I also believe the fact I’ve been invited to referee the last two Latin American Amateur Championships helped in me receiving this assignment. I worked with the R&A those weeks, the people there know me, they know how I perform, and they know I’m working on PGA TOUR Latinoamérica. Working on this Tour means a lot and signals to organizations like the R&A. That’s important because, to my knowledge, I am the first full-time woman rules official from Latin America to get to do this. I take great pride in being something of a trailblazer. Being a woman does set me apart in this industry because there aren’t too many of us. Most of the rules officials in South America don’t actually do this kind of work as their full-time jobs. They might work tournaments, but it’s not their job. This is my job and has been for what seems like my entire career.

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    I played college golf, attending school in the U.S., at Campbell University in North Carolina from 1995-99, graduating in business administration and marketing. I actually never had professional-playing dreams. I knew how hard it was to be a pro golfer, but I always knew I wanted to work in the golf industry.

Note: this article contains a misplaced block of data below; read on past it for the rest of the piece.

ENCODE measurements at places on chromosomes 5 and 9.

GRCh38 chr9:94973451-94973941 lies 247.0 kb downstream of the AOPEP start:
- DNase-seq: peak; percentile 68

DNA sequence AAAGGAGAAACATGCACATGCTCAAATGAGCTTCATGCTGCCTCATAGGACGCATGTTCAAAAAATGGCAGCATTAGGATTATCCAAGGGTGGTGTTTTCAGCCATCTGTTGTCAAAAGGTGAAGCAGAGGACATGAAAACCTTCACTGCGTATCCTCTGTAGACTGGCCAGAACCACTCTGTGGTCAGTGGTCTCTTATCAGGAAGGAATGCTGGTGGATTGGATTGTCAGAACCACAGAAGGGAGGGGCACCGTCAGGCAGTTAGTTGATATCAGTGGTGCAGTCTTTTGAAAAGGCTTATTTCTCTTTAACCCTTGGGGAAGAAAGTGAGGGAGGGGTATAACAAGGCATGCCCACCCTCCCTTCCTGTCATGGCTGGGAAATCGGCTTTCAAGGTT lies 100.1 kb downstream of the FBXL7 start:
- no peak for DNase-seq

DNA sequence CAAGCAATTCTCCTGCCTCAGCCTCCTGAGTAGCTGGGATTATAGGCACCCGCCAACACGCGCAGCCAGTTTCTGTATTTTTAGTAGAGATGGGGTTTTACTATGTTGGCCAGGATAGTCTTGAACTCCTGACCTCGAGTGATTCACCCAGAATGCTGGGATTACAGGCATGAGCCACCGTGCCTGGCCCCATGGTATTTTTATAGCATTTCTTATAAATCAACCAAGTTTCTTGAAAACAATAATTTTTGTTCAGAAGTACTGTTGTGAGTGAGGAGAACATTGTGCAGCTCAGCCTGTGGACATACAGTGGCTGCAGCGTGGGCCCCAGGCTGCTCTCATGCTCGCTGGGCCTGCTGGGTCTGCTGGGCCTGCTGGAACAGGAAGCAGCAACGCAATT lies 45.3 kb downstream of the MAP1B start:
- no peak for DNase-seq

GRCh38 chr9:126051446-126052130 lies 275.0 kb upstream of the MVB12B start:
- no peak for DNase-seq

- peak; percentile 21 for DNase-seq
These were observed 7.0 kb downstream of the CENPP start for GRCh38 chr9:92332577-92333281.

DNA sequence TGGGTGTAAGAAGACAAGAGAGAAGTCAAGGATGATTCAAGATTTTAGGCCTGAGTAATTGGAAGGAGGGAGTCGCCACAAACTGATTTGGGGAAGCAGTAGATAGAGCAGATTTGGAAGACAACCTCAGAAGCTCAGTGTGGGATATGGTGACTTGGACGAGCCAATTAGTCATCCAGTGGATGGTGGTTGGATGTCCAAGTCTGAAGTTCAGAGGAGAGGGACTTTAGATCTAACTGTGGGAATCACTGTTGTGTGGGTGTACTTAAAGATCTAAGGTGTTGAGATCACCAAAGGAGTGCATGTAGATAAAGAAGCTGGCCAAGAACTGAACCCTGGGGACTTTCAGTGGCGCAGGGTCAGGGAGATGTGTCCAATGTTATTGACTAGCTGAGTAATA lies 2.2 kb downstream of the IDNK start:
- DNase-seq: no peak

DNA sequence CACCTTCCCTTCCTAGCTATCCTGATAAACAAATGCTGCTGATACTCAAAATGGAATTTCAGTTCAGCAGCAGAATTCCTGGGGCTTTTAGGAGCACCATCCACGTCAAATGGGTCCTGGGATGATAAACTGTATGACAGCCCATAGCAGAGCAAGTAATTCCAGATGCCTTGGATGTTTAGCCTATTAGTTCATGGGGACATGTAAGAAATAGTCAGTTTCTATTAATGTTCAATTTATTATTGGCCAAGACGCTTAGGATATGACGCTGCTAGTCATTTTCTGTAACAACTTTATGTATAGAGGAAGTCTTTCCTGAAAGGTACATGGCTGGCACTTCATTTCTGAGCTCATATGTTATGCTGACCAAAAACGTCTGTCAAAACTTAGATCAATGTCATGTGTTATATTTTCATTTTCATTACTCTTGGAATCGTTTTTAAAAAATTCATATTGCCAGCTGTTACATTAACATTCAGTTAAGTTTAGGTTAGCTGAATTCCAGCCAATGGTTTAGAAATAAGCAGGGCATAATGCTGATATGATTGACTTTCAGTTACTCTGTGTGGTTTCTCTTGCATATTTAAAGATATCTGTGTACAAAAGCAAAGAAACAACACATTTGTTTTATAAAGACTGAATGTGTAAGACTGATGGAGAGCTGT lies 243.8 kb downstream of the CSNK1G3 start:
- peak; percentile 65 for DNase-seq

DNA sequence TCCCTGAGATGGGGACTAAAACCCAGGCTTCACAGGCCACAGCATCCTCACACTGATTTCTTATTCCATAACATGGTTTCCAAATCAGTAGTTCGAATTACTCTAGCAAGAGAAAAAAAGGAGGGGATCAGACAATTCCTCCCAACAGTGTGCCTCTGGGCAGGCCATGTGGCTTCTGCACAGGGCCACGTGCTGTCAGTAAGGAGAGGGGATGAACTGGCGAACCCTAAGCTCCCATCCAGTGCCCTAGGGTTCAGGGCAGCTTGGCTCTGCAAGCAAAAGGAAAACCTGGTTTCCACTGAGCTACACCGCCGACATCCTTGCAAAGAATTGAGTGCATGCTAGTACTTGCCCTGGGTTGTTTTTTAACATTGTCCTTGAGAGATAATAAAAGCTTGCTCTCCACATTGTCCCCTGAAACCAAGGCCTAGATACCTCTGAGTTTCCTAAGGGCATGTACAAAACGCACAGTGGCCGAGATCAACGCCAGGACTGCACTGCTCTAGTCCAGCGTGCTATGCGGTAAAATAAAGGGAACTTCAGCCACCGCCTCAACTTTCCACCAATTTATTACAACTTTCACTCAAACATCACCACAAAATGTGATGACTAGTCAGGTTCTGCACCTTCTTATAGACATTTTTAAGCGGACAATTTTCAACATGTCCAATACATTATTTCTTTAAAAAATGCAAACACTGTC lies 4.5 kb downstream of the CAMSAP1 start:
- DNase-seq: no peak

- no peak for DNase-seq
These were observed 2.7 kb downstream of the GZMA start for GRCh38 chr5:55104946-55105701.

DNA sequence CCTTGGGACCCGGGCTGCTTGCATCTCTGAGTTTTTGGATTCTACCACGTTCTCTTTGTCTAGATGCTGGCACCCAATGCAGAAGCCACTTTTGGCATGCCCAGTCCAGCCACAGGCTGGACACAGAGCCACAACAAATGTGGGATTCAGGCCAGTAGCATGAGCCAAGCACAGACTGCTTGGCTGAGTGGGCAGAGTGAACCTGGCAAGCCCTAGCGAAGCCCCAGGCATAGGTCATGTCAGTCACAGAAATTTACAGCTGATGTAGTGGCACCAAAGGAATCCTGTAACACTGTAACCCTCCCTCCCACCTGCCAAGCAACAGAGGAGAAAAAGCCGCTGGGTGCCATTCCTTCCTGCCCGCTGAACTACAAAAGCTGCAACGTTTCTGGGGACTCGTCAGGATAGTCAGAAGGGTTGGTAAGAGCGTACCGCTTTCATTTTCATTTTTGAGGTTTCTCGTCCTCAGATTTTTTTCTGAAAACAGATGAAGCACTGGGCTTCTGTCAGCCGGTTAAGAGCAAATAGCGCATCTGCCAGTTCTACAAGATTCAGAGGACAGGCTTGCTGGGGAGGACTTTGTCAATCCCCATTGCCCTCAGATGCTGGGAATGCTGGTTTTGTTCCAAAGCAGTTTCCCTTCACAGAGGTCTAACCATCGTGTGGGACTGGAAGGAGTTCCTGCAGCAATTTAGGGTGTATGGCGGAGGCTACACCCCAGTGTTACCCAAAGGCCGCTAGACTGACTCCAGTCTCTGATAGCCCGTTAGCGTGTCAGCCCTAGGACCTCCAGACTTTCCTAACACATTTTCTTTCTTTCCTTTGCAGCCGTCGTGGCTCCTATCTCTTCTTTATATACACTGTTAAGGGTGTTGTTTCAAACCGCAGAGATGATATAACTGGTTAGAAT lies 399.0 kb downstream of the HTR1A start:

In 2000, I went back to Argentina, and that’s when I was hired to work in operations at the World Golf Championships-EMC World Cup in Buenos Aires. In 2001, the Spain Golf Tour, based in Madrid, offered me a job, which I accepted. Then in 2004, I took my first refereeing exam, and in 2006 I returned home to work at the AAG as Deputy Director of Competitions and Rules.

    In my life, I’ve only attended one major championship, the 1999 U.S. Open at Pinehurst No. 2 in North Carolina. The USGA had called Campbell University looking for help from students, and I became a volunteer, working with some of the tournament’s vendors. The AIG Women’s Open will be my second major championship, my first one as a rules official, and I’m really looking forward to it. My role will be a little different this time, which I think is going to be amazing.

    Then when the time comes, I will return to Argentina and prepare for the upcoming 2022-23 PGA TOUR Latinoamérica season. I love working on PGA TOUR Latinoamérica; it’s my home. This is where I want to be, but it’s such an honor to be invited to the AIG Women’s Open, and if I get to work this or other championships again in the future, or for other organizations, I will welcome the opportunity. After all, this is my job and I love it.